Descriptive patient characteristics included:  age, body mass index (BMI), current smoking and/ or alcohol use, commonly reported chronic diseases, e.g., hypertension, type 2 diabetes, arthritis and depression.  An order for 25 hydroxy vitamin D levels in the medical record one year before or after the osteoporosis related visit date was considered positive for vitamin D screening.  Data analysis included descriptive statistics of patients in the Caucasian and minority groups.  A bivariate analysis (done separately for Caucasian and non-Caucasian minority groups) described associations between Vitamin D screening status (yes or no) and age, BMI, smoking, alcohol and reported chronic diseases.  Chi square or logistic regression was used to determine if any association was statistically significant at p value of <0.05.   Separate bivariate analyses compared differences in vitamin D screening by clinic type (family medicine vs. geriatrics clinics) for patients from each Race/ethnic background.  Separate forward stepwise logistic regressions were conducted to determine indicators of vitamin D screening for Caucasian and non-Caucasian minority groups.  Variables (age, hypertension and clinic type) significant at p <0.10 from the first bivariate analysis were included in the regression model.  Age was kept as a continuous variable; having a diagnosis of hypertension and being seen in a family medicine clinic were considered high risk levels for the “hypertension” and “clinic type” variables in the logistic model. Results were reported in odds ratio with 95% confidence intervals.  



There were no statistically significant differences in patient characteristics including demographics, behavioral risk factors, co-morbidities, supplements and medication use for promoting bone health except for alcohol use between the Caucasian and non-Caucasian Minority groups (Table 1).  The mean age for the entire sample (N=133) was 71±13 years with a range of 51-97 years.  Most patients were Caucasians (63%), women (93%), and reported no current smoking (85%) or alcohol use (64%).  


Table 1 Patient characteristics by Race/Ethnic backgrounds

Notes: SD = standard deviation, BMI = body mass index


For Caucasian patients, significant association (p<0.05) was noted between vitamin D screening status and clinic type, and age (Table 2).  Among the Caucasian patients, more patients not screened for Vitamin D were seen in family medicine clinic (60%) than in geriatric clinic (40%). (Table 2). For minority population, age was the only variable showing a significant positive association with getting vitamin D screening (Table2).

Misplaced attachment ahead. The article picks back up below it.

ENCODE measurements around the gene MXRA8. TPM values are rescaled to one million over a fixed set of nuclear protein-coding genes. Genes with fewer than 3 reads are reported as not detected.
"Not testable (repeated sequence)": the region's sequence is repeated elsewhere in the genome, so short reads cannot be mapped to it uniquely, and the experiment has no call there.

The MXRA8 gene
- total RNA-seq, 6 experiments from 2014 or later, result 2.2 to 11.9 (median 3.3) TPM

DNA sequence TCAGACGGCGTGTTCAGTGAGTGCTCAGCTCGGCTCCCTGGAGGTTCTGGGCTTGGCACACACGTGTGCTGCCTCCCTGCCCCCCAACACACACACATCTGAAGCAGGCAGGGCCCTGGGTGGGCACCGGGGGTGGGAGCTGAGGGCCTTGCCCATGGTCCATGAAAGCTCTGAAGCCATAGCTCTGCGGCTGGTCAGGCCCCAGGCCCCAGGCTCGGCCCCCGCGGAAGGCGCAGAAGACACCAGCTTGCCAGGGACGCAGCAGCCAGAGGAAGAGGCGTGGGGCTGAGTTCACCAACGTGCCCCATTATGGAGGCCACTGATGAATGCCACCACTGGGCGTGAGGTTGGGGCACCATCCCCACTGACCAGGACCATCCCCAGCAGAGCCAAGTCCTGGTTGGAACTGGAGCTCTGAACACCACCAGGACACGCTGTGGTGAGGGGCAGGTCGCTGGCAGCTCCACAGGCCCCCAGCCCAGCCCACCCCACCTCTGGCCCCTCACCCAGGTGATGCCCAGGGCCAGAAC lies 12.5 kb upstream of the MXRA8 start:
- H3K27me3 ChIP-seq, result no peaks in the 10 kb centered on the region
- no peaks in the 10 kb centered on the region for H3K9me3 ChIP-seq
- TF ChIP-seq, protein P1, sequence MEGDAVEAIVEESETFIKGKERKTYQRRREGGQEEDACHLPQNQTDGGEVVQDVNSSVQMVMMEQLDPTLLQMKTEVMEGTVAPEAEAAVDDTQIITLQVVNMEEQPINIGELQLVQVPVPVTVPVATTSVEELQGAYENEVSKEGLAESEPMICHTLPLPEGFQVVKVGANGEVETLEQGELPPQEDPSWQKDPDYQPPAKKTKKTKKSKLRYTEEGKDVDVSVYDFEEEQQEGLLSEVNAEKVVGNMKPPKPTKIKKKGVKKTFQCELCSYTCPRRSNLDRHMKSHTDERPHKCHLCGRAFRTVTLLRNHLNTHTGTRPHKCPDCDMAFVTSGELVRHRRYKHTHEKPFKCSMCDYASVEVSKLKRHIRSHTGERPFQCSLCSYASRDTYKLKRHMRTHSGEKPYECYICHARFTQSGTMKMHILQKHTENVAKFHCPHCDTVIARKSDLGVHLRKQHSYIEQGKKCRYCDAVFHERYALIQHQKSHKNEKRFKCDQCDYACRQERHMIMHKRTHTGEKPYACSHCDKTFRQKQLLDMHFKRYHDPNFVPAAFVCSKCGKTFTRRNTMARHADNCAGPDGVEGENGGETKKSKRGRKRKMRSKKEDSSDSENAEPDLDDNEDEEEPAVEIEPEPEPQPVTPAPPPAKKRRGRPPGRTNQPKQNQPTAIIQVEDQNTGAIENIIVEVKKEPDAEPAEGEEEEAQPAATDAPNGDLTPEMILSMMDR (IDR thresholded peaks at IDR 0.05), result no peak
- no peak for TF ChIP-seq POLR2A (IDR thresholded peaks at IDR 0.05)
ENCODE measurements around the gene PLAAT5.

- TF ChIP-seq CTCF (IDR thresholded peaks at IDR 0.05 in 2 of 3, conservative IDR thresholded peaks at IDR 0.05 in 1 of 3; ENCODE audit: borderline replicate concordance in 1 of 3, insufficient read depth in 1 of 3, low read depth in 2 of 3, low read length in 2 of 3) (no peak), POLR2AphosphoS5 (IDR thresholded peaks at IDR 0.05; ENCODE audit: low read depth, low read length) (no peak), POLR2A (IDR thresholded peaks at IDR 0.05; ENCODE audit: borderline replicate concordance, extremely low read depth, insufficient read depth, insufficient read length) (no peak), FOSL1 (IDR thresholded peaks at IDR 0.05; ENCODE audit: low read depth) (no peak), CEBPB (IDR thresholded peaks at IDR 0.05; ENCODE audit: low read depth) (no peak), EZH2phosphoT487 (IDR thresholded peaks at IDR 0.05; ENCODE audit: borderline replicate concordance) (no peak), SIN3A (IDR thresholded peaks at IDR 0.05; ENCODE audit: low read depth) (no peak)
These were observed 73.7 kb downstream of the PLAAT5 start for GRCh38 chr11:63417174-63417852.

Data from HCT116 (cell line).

Table 2 Association between vitamin D screening status (yes and no) and other patient risk factors for Caucasian and Minority groups

Note: BMI = body mass index; M = male; F = female; FM = Family Medicine clinic; GM = Geriatrics clinic


When checked by type of clinic (Family Medicine vs. Geriatrics), screening was significantly lower for patients seen in family medicine clinic regardless of Ethnic/Racial background, while a higher percentage of Caucasian patients seen in geriatrics clinic were screened for vitamin D than those not screened.  For minority groups, more patients were not screened for vitamin D compared to those screened regardless of where they were seen (Family Medicine vs. Geriatrics) (Table 3).  


Table 3 Vitamin D screening (yes and no) by clinic types (family medicine vs. geriatrics) in Caucasians and minority groups


Older age was significantly associated with positive screening status for vitamin D in the logistic regression model for both Caucasian and minority patients (Table 4).  While older patients from both groups were more likely to be screened for vitamin D, no single patient characteristic remained significant after adding clinic type to the logistic models (Table 4).  


Table 4 Indicators of not screening for vitamin D in Caucasians and minority groups: results from two logistic regression models

* P<0.05. FM = family medicine clinic; GM= geriatrics clinic. Each determinant variable is adjusted for all others in the model. 



Older patients from minority racial/ethnic groups have higher odds of not getting vitamin D screening when seen in primary care clinics for compromised bone health, e.g., osteopenia, osteoporosis and related fractures.  While significantly greater percentage (54%) of Caucasian patients were being screened for vitamin D in the geriatric clinics, non-Caucasian minority patients had a lower rate of vitamin D screening regardless of their clinic type (geriatrics vs. family medicine) (Table 3).  

Despite having multiple risk factors for bone loss including age, the diagnosis of having either osteopenia or osteoporosis or related fractures, and having darker skin, minority patients in our study remain at great danger for not being screened for vitamin D.  (5,15).  Management of osteoporosis remains incomplete without required supplementation of vitamin D which may not be possible without knowing the patients’ vitamin D levels (16).  Regardless of their race/ethnic background, very few patients were noted to take calcium and vitamin D supplementation in our study.  Due to the non-prescription nature of these supplements, it is difficult to accurately confirm this information.  Nonetheless, based on the electronic chart review, vitamin D screening is low in the at risk patient population in our study.